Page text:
# Ptolemy’s Incredible Theorem

Ptolemy was an ancient astronomer, geographer, and mathematician who lived from (c. AD 100 — c. 170). He is most famous for proposing the…

Ptolemy was an ancient astronomer, geographer, and mathematician who lived from (c. AD 100 — c. 170). He is most famous for proposing the model of the “Ptolemaic system”, where the Earth was considered the center of the universe, and the stars revolve around it. This was the generally accepted view for many centuries, until Copernicus (19 February 1473–24 May 1543) proposed the theory where the sun was the center with earth an other planets revolving around it.

Although, Ptolemy’s most famous idea turned out to be wrong, he did a lot of really useful work in geometry and we are going to discuss one of those very nice ideas.

# Ptolemy’s Inequality

The statement of Ptolemy’s inequality is

You might have seen a similar version for triangles, which is called the triangle inequality. Let us now see how to prove this.

## The Proof

Although, the proof here is easy to follow and self contained, the methods used are inspired from another article, where we have discussed the case of *equality*, instead of inequality. So, I recommend you to go through that one as well.

Let us start by drawing a diagram which contains 4 points in the plane as the vertices of a quadrilateral *ABCD*.

Now, we make a construction by marking two points *X* and *Y* on each of the diagonals respectively, such that *∠ BAX = ∠ CAD *and *∠ ABY = ∠ ACD *(diagram below).

Next, we consider the triangles Δ*ABE* and Δ*ACD* (diagram below),

and observe that -

*∠ ABE = ∠ ACD*(By construction)*∠ EAB = ∠ DAC*(By construction)

We know that if two corresponding angles of two triangles are equal, then such triangles are called similar triangles. If two triangles are similar then the ratios of the corresponding sides are also equal . That means,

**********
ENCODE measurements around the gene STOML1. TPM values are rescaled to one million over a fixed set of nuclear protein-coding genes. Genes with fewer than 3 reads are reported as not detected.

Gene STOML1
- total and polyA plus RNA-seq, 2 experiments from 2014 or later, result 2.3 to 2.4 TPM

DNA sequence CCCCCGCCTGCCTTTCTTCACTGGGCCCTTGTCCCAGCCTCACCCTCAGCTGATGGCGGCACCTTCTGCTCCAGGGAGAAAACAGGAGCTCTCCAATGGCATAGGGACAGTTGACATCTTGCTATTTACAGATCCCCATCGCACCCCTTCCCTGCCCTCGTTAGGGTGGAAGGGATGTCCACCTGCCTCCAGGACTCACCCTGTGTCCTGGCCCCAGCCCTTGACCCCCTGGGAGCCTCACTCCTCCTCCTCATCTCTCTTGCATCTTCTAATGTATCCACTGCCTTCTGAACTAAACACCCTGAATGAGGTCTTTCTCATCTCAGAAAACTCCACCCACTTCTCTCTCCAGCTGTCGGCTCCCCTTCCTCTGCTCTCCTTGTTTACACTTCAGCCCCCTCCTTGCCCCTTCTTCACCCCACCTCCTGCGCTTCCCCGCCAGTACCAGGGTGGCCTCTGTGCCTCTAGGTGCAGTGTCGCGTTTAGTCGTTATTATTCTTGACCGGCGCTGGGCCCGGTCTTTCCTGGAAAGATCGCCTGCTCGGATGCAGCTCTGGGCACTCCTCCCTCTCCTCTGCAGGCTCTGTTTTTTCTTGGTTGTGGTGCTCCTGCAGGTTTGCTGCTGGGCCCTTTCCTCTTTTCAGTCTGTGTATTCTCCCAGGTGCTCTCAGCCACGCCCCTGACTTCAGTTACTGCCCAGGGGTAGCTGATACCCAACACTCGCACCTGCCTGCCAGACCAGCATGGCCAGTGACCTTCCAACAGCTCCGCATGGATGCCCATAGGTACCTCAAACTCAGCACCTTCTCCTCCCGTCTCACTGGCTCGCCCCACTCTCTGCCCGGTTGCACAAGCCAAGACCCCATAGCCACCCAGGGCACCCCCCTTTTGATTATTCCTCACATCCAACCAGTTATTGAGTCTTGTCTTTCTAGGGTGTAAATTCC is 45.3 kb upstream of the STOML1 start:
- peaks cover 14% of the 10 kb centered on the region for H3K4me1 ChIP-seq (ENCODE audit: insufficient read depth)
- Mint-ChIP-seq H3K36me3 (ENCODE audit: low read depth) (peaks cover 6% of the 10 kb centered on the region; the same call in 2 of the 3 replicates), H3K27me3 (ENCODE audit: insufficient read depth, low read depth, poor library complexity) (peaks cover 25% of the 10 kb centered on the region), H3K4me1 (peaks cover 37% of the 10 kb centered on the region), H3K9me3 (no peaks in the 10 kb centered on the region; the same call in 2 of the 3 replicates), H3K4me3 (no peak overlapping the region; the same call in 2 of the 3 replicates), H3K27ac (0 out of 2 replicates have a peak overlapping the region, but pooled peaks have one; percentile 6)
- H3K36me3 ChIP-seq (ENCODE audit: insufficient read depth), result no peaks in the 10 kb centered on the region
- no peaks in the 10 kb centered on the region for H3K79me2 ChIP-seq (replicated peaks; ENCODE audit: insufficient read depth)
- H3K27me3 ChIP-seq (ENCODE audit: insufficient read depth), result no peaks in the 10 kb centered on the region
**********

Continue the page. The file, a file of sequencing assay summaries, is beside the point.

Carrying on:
We could also use another pair of sides -

Similarly, we consider another pair of triangles, Δ*DAE *and Δ*CAB* (diagram below).

We already know that *∠ DAC = ∠ BAE*, by construction. If we add an angle to both sides of the equation, it won’t change anything . So, we add *∠CAE* on both sides to get -

But, we can see from the diagram that,

*∠ DAC + ∠ CAE = ∠ DAE**∠ BAE + ∠ CAE = ∠ CAB*

Therefore, we can rewrite equation (3) as

Now, looking at equations (2) and (4), we can see that we have satisfied the requirements of similar triangles — this time we have established the equality of one angle and ratio of a pair of sides containing this angle. This is called a *Side — Angle — Side* criterion of similarity.

If these triangles (Δ*DAE* and Δ*CAB*) are similar, we can obtain the equality,

Finally, we add equations (1) and (5), to get

In the beginning of the section, we talked about the existence of a triangle inequality. Now is the time to use it

It states that -

Using this fact, for Δ*DEB* in the diagram above, we can write -

Therefore, using equation (7) we can write equation (6) as

which is what we wanted to prove.

Inequalities like these are incredibly efficient at solving some really hard problems in mathematics and physics. Next time, we are going to solve a very interesting real world problem, and see exactly why this theorem is incredible!

*Originally published at **https://physicsgarage.com** on April 12, 2020.*